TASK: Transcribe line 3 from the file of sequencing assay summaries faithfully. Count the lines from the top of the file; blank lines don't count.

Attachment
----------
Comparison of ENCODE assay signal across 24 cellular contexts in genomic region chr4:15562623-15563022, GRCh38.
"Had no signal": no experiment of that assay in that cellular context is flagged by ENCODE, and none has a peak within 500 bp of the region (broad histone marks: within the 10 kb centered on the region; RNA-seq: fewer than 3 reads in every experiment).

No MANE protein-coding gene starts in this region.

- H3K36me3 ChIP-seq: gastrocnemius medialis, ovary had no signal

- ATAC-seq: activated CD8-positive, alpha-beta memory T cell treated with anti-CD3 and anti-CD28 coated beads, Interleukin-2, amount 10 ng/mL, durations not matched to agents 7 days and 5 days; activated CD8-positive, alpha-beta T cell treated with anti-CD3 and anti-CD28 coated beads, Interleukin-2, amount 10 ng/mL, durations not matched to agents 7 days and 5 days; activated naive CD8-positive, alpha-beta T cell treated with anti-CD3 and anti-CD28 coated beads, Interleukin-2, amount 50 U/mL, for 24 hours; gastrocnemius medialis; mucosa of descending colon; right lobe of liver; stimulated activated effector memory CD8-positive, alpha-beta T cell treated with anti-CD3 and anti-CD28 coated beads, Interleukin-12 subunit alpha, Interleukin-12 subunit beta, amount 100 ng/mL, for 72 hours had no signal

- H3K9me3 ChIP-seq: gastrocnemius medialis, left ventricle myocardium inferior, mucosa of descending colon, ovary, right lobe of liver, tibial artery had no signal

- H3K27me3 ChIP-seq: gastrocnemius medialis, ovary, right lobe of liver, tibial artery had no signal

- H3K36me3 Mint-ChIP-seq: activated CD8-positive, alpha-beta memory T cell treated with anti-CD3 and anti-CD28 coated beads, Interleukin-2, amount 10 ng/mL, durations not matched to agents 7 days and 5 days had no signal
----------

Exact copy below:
No MANE protein-coding gene starts in this region.